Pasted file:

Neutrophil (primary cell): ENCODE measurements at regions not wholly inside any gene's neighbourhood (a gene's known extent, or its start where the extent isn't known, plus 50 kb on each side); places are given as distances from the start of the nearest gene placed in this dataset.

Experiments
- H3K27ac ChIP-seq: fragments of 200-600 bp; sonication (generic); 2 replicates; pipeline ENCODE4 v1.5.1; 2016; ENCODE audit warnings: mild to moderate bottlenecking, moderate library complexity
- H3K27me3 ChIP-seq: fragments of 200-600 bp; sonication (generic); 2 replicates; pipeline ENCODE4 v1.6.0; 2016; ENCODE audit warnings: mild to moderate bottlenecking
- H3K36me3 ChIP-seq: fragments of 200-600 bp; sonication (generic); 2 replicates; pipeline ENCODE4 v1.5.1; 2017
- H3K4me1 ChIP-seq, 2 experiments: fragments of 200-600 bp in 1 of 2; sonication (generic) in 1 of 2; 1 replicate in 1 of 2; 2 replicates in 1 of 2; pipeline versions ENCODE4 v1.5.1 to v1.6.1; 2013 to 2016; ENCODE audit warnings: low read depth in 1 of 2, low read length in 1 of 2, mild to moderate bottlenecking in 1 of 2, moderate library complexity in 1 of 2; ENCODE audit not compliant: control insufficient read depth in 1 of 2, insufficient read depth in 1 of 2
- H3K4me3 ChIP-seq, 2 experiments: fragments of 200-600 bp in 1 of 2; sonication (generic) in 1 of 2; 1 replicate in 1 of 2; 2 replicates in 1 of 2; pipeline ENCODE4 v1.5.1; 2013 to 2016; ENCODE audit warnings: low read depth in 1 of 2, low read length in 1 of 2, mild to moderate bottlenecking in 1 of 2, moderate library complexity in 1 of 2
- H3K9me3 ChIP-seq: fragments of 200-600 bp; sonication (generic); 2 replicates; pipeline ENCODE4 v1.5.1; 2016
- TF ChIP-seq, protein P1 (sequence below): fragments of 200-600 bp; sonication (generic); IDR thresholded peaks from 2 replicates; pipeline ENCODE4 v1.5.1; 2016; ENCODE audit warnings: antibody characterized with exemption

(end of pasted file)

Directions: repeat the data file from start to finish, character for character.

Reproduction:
Neutrophil (primary cell): ENCODE measurements at regions not wholly inside any gene's neighbourhood (a gene's known extent, or its start where the extent isn't known, plus 50 kb on each side); places are given as distances from the start of the nearest gene placed in this dataset.

Experiments
- H3K27ac ChIP-seq: fragments of 200-600 bp; sonication (generic); 2 replicates; pipeline ENCODE4 v1.5.1; 2016; ENCODE audit warnings: mild to moderate bottlenecking, moderate library complexity
- H3K27me3 ChIP-seq: fragments of 200-600 bp; sonication (generic); 2 replicates; pipeline ENCODE4 v1.6.0; 2016; ENCODE audit warnings: mild to moderate bottlenecking
- H3K36me3 ChIP-seq: fragments of 200-600 bp; sonication (generic); 2 replicates; pipeline ENCODE4 v1.5.1; 2017
- H3K4me1 ChIP-seq, 2 experiments: fragments of 200-600 bp in 1 of 2; sonication (generic) in 1 of 2; 1 replicate in 1 of 2; 2 replicates in 1 of 2; pipeline versions ENCODE4 v1.5.1 to v1.6.1; 2013 to 2016; ENCODE audit warnings: low read depth in 1 of 2, low read length in 1 of 2, mild to moderate bottlenecking in 1 of 2, moderate library complexity in 1 of 2; ENCODE audit not compliant: control insufficient read depth in 1 of 2, insufficient read depth in 1 of 2
- H3K4me3 ChIP-seq, 2 experiments: fragments of 200-600 bp in 1 of 2; sonication (generic) in 1 of 2; 1 replicate in 1 of 2; 2 replicates in 1 of 2; pipeline ENCODE4 v1.5.1; 2013 to 2016; ENCODE audit warnings: low read depth in 1 of 2, low read length in 1 of 2, mild to moderate bottlenecking in 1 of 2, moderate library complexity in 1 of 2
- H3K9me3 ChIP-seq: fragments of 200-600 bp; sonication (generic); 2 replicates; pipeline ENCODE4 v1.5.1; 2016
- TF ChIP-seq, protein P1 (sequence below): fragments of 200-600 bp; sonication (generic); IDR thresholded peaks from 2 replicates; pipeline ENCODE4 v1.5.1; 2016; ENCODE audit warnings: antibody characterized with exemption